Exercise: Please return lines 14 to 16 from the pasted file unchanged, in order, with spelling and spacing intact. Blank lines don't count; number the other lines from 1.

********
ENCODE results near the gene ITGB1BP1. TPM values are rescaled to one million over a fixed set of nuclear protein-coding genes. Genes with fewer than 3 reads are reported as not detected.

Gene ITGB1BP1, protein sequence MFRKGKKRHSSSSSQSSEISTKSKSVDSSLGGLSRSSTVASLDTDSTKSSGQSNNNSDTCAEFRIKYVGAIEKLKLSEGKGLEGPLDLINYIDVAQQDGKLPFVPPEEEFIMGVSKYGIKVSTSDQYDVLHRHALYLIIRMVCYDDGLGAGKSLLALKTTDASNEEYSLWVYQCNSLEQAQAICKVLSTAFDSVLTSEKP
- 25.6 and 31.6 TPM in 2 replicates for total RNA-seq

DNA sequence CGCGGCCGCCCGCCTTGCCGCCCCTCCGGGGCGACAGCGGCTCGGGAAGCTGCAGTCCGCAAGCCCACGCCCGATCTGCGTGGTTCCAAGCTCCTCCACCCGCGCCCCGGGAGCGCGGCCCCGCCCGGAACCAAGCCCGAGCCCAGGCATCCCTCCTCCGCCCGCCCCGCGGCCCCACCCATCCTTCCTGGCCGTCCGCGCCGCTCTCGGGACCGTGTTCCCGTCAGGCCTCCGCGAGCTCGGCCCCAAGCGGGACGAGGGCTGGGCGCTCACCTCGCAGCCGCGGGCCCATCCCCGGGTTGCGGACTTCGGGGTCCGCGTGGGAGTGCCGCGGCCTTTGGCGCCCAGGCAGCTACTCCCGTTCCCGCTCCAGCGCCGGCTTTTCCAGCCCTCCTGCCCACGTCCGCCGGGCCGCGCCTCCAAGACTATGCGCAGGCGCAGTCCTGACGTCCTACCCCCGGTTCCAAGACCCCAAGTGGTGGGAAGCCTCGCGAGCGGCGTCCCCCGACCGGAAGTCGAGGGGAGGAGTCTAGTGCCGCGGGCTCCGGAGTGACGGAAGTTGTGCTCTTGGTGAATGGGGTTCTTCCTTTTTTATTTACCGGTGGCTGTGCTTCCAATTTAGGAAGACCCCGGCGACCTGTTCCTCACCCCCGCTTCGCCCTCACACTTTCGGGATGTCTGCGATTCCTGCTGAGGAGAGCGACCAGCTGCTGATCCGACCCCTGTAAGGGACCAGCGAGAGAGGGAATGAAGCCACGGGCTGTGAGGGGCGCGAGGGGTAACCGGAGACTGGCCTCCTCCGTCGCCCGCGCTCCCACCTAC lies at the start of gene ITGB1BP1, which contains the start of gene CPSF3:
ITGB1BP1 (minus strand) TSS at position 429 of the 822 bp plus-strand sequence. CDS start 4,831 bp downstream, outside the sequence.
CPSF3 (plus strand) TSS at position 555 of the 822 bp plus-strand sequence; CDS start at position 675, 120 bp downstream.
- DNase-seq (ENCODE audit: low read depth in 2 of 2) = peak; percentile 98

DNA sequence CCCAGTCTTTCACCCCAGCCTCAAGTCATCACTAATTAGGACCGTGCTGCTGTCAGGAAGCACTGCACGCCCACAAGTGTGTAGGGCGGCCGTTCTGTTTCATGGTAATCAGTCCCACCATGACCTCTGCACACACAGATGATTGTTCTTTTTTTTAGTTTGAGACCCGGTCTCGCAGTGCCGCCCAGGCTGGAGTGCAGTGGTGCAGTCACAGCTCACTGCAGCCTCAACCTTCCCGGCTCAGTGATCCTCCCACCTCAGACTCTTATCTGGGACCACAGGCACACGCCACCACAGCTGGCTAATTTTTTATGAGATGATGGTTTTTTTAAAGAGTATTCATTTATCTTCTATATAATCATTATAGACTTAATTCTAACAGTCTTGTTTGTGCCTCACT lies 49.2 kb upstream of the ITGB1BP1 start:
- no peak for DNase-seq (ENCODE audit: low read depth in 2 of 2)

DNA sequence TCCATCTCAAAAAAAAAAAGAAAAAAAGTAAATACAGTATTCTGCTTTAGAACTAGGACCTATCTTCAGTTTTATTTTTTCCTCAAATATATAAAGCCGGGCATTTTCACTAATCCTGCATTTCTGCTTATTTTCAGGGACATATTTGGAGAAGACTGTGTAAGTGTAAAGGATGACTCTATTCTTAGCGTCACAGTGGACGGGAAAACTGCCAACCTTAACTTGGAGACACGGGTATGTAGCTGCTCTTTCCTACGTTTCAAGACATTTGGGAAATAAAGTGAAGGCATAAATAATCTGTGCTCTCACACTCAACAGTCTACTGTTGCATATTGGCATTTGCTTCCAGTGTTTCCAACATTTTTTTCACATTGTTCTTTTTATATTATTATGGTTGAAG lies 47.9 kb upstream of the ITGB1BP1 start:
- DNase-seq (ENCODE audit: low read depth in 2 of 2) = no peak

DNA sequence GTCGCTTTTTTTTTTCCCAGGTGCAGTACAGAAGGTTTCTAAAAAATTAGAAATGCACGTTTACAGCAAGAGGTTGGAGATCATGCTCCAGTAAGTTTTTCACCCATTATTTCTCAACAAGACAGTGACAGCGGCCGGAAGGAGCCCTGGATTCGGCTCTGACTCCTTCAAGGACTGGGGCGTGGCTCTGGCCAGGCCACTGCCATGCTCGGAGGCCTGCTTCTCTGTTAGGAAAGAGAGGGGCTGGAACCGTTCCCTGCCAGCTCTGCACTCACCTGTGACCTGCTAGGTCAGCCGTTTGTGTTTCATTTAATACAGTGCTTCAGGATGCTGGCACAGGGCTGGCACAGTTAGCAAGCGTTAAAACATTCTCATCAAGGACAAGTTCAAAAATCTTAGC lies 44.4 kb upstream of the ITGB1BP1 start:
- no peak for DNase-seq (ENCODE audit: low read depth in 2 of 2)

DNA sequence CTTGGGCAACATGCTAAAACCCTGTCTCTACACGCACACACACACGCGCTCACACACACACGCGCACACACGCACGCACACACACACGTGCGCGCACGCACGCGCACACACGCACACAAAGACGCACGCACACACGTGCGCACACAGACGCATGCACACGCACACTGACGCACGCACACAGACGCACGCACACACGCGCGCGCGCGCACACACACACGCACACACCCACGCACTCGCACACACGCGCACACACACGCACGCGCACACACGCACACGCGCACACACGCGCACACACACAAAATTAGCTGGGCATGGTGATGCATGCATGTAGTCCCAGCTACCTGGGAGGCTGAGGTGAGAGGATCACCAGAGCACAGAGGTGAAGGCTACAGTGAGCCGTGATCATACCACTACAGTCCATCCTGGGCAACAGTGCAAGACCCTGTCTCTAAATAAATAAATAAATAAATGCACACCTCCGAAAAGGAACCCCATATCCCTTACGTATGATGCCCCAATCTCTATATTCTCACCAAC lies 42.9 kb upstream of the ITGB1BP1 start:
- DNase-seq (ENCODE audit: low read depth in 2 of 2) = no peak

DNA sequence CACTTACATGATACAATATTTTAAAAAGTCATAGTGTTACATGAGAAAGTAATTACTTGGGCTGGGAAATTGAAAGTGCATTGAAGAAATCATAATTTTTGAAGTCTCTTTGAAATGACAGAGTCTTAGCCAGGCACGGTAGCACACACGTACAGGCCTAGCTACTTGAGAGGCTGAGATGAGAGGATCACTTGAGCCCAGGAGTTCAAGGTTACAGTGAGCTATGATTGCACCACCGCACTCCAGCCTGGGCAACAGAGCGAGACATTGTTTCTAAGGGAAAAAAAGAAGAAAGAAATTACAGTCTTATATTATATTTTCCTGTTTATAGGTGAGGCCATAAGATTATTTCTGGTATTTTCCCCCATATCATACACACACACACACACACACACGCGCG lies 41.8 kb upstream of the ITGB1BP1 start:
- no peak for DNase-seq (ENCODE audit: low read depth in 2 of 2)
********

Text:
DNA sequence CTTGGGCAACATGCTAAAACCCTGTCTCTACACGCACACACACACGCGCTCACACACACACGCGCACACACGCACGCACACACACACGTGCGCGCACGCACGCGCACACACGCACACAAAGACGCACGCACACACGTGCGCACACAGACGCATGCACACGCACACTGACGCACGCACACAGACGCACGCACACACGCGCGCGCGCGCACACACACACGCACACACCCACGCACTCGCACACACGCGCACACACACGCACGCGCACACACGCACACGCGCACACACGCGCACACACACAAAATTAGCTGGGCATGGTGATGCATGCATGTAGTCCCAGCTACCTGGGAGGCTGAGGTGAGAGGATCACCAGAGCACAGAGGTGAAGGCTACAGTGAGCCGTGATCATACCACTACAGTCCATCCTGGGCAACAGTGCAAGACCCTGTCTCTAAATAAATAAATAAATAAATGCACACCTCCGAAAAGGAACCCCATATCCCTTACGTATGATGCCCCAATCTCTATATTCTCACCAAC lies 42.9 kb upstream of the ITGB1BP1 start:
- DNase-seq (ENCODE audit: low read depth in 2 of 2) = no peak

DNA sequence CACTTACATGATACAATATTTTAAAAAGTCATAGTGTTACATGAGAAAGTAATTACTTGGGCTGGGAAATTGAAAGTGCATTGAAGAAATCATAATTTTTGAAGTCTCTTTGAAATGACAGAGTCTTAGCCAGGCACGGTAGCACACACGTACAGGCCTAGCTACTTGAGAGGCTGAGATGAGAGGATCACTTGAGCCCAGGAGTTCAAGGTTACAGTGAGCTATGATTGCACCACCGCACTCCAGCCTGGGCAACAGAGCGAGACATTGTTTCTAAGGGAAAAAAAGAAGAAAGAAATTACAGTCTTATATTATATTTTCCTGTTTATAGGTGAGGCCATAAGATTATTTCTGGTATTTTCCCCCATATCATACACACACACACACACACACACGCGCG lies 41.8 kb upstream of the ITGB1BP1 start: